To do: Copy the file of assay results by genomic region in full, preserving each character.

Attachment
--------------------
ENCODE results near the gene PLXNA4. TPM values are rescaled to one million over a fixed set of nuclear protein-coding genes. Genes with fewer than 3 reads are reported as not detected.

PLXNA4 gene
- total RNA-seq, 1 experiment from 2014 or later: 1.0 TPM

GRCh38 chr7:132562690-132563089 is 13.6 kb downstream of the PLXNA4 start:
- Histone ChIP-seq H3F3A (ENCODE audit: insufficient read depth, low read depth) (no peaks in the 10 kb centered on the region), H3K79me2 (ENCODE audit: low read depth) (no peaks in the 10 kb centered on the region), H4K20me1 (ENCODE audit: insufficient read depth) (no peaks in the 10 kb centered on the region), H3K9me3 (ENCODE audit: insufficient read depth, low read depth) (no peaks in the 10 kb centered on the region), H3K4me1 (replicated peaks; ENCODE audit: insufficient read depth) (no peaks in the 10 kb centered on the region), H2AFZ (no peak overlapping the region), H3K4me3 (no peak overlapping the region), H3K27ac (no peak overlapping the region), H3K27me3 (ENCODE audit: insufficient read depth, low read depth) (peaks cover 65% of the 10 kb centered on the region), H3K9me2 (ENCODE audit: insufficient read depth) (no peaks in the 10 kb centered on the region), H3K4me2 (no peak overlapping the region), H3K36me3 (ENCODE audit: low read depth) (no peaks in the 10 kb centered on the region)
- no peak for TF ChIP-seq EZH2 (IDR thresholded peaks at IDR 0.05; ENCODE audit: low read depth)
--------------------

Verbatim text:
ENCODE results near the gene PLXNA4. TPM values are rescaled to one million over a fixed set of nuclear protein-coding genes. Genes with fewer than 3 reads are reported as not detected.

PLXNA4 gene
- total RNA-seq, 1 experiment from 2014 or later: 1.0 TPM

GRCh38 chr7:132562690-132563089 is 13.6 kb downstream of the PLXNA4 start:
- Histone ChIP-seq H3F3A (ENCODE audit: insufficient read depth, low read depth) (no peaks in the 10 kb centered on the region), H3K79me2 (ENCODE audit: low read depth) (no peaks in the 10 kb centered on the region), H4K20me1 (ENCODE audit: insufficient read depth) (no peaks in the 10 kb centered on the region), H3K9me3 (ENCODE audit: insufficient read depth, low read depth) (no peaks in the 10 kb centered on the region), H3K4me1 (replicated peaks; ENCODE audit: insufficient read depth) (no peaks in the 10 kb centered on the region), H2AFZ (no peak overlapping the region), H3K4me3 (no peak overlapping the region), H3K27ac (no peak overlapping the region), H3K27me3 (ENCODE audit: insufficient read depth, low read depth) (peaks cover 65% of the 10 kb centered on the region), H3K9me2 (ENCODE audit: insufficient read depth) (no peaks in the 10 kb centered on the region), H3K4me2 (no peak overlapping the region), H3K36me3 (ENCODE audit: low read depth) (no peaks in the 10 kb centered on the region)
- no peak for TF ChIP-seq EZH2 (IDR thresholded peaks at IDR 0.05; ENCODE audit: low read depth)